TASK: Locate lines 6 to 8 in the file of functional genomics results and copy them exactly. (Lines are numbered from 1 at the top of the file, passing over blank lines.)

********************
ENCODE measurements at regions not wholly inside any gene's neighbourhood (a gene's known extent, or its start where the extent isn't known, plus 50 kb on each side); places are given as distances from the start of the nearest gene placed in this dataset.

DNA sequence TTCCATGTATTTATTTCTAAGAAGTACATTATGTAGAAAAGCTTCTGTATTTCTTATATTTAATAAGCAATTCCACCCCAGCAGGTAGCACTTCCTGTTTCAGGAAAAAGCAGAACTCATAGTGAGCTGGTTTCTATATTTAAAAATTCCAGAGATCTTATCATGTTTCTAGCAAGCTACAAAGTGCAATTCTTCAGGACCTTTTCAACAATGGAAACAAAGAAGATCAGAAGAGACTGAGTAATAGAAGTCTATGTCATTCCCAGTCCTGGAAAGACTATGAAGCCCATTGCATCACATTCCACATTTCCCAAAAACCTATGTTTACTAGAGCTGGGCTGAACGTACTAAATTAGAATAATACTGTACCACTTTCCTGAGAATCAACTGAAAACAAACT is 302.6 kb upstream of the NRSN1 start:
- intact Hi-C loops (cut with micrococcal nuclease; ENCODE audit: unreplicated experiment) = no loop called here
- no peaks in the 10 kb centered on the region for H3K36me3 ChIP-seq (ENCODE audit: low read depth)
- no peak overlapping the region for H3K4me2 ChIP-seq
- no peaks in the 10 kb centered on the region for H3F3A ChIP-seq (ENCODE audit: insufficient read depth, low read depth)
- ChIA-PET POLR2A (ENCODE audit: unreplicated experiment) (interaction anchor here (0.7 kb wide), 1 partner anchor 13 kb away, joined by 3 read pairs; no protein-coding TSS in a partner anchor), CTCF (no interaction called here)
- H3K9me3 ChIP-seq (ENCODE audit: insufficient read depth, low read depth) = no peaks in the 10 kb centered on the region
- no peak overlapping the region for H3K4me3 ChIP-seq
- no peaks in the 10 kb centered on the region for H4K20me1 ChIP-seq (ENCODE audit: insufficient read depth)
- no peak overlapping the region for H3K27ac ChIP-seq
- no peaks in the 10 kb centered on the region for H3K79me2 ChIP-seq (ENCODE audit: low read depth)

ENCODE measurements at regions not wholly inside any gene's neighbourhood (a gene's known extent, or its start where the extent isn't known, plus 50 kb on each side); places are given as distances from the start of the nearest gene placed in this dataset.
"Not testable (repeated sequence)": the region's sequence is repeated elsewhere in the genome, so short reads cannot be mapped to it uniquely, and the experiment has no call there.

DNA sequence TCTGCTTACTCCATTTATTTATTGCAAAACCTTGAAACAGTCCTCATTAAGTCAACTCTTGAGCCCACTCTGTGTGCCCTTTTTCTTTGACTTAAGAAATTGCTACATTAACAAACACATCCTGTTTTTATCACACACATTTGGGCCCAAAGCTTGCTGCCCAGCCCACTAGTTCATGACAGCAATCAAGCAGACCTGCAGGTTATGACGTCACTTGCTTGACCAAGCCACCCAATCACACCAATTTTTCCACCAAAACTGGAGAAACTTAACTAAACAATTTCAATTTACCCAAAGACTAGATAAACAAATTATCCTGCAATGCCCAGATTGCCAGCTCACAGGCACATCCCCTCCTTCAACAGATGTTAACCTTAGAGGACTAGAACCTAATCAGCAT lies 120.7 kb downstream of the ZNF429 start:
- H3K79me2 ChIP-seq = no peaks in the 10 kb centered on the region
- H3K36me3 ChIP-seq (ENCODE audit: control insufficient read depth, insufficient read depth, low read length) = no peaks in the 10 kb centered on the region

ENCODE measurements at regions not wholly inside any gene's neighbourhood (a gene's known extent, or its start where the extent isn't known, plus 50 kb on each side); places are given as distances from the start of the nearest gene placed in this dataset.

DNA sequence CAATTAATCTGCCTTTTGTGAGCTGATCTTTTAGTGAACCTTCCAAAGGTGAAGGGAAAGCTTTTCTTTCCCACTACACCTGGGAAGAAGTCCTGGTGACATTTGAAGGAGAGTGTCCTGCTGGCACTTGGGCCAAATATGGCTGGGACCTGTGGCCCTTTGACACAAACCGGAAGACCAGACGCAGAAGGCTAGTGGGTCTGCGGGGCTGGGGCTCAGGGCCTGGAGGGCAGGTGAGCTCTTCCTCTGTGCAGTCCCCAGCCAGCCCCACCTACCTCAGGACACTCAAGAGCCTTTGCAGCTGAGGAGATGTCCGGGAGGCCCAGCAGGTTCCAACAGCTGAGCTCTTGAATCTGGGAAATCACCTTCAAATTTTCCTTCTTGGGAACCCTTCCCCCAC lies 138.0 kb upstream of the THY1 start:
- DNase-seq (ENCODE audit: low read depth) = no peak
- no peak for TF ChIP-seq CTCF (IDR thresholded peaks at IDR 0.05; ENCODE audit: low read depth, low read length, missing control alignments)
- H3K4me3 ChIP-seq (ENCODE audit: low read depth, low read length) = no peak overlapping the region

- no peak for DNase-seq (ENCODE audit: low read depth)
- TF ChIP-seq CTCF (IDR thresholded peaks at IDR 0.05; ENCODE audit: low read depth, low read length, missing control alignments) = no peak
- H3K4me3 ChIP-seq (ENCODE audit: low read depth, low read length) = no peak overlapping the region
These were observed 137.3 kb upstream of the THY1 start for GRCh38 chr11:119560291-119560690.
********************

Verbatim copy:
- no peaks in the 10 kb centered on the region for H3F3A ChIP-seq (ENCODE audit: insufficient read depth, low read depth)
- ChIA-PET POLR2A (ENCODE audit: unreplicated experiment) (interaction anchor here (0.7 kb wide), 1 partner anchor 13 kb away, joined by 3 read pairs; no protein-coding TSS in a partner anchor), CTCF (no interaction called here)
- H3K9me3 ChIP-seq (ENCODE audit: insufficient read depth, low read depth) = no peaks in the 10 kb centered on the region